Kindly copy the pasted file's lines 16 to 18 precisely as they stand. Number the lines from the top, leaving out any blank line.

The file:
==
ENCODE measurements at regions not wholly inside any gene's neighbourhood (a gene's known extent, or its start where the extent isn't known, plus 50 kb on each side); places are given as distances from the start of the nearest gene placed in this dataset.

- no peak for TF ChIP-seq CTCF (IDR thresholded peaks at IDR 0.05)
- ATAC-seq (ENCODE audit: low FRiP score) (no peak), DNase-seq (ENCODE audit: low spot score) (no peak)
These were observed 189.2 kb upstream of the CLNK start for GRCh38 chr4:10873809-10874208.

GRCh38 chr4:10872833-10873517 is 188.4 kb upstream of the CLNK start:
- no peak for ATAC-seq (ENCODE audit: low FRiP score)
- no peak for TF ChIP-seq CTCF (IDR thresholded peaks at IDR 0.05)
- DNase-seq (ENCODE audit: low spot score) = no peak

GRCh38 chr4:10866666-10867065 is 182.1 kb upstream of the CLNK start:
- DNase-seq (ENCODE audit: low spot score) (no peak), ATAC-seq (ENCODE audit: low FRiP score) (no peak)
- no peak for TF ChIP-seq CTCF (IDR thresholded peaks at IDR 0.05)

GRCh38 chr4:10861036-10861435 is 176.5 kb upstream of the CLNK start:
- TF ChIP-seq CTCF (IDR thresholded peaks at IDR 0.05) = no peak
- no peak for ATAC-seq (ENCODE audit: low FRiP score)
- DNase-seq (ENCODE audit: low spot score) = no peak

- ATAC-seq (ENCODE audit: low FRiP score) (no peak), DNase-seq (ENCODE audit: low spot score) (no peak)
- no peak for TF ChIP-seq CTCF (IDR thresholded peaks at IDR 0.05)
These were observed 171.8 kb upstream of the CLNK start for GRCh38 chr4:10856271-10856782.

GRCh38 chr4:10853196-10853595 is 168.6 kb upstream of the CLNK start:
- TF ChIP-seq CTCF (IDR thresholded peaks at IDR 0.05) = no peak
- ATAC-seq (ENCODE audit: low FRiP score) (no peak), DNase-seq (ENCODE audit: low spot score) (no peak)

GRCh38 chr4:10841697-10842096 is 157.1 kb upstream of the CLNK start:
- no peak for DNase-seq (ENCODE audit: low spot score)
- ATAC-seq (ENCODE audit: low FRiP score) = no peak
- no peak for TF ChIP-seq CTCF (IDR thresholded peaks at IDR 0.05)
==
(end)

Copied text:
- ATAC-seq (ENCODE audit: low FRiP score) (no peak), DNase-seq (ENCODE audit: low spot score) (no peak)
- no peak for TF ChIP-seq CTCF (IDR thresholded peaks at IDR 0.05)
These were observed 171.8 kb upstream of the CLNK start for GRCh38 chr4:10856271-10856782.